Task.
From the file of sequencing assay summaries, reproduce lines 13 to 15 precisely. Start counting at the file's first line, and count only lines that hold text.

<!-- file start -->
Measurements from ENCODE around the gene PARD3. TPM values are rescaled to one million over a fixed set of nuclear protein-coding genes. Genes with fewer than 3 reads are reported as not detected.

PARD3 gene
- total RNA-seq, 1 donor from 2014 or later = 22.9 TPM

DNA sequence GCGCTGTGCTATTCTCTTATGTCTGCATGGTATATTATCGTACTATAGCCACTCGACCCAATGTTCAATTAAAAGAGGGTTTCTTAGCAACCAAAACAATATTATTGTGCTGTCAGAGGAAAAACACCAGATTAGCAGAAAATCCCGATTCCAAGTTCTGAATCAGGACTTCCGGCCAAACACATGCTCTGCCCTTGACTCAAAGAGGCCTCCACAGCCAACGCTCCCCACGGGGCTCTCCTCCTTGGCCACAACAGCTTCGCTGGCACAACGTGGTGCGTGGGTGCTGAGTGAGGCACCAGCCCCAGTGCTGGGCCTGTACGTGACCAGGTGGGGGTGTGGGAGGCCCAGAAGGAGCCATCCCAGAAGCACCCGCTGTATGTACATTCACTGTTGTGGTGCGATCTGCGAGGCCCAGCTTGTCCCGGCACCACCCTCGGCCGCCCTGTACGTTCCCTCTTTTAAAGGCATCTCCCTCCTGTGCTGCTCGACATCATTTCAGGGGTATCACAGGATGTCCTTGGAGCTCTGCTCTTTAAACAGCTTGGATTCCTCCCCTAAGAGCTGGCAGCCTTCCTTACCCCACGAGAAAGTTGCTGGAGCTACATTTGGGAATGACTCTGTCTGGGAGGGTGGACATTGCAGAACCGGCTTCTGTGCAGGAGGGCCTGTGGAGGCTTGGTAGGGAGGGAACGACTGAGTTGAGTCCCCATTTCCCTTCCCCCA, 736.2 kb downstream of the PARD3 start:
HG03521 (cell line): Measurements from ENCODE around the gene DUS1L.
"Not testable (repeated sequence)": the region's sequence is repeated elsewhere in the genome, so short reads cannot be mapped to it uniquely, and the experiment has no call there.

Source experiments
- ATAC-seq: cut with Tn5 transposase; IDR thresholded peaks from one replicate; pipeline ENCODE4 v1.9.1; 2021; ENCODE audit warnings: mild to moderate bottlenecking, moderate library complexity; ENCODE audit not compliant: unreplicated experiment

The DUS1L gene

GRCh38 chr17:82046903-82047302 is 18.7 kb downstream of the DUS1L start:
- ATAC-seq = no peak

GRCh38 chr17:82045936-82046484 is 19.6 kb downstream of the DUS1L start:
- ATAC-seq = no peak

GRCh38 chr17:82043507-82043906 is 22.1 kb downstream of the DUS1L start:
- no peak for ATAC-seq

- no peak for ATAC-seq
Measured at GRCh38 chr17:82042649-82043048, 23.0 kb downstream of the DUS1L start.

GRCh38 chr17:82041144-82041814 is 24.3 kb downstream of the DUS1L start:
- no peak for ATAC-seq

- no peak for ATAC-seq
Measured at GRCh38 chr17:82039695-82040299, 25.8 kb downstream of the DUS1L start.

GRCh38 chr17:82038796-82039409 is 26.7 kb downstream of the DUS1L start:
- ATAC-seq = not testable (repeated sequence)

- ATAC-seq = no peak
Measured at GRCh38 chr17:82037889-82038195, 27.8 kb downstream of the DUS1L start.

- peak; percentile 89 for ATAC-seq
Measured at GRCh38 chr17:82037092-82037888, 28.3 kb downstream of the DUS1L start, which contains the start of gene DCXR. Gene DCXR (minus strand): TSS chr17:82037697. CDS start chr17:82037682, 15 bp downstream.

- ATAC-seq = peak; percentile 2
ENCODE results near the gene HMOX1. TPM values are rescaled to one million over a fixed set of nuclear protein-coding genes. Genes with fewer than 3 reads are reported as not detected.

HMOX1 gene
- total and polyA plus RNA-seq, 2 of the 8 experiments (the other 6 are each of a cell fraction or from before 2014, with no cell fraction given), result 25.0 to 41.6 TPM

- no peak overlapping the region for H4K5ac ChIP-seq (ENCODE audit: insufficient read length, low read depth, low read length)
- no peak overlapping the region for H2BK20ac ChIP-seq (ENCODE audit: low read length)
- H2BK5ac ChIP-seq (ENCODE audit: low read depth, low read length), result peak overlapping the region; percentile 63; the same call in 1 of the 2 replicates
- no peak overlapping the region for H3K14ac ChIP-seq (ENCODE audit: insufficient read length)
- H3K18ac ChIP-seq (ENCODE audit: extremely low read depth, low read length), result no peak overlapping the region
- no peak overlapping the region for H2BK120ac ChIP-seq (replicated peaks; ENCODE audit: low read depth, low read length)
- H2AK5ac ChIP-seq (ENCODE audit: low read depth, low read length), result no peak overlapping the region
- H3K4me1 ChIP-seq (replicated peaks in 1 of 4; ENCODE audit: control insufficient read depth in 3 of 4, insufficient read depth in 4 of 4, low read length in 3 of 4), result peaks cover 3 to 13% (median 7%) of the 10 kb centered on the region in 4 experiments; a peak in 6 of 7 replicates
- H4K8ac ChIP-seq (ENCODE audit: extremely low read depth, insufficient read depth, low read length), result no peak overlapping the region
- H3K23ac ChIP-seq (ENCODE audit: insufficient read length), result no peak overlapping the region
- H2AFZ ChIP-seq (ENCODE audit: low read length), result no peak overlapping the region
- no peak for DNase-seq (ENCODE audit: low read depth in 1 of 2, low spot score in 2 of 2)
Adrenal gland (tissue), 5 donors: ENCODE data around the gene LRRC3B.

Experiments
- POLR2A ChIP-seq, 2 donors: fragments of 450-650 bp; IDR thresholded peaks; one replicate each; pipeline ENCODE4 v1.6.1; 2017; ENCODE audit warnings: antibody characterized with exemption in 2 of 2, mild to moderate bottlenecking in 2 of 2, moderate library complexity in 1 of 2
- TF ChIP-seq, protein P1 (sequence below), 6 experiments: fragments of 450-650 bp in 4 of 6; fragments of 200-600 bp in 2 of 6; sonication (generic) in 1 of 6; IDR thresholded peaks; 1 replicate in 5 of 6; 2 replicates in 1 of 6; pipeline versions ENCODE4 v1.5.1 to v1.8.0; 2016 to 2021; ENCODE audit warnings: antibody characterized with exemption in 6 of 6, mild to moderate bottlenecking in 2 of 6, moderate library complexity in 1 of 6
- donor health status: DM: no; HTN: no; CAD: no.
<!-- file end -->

- ATAC-seq = no peak

GRCh38 chr17:82043507-82043906 is 22.1 kb downstream of the DUS1L start:
- no peak for ATAC-seq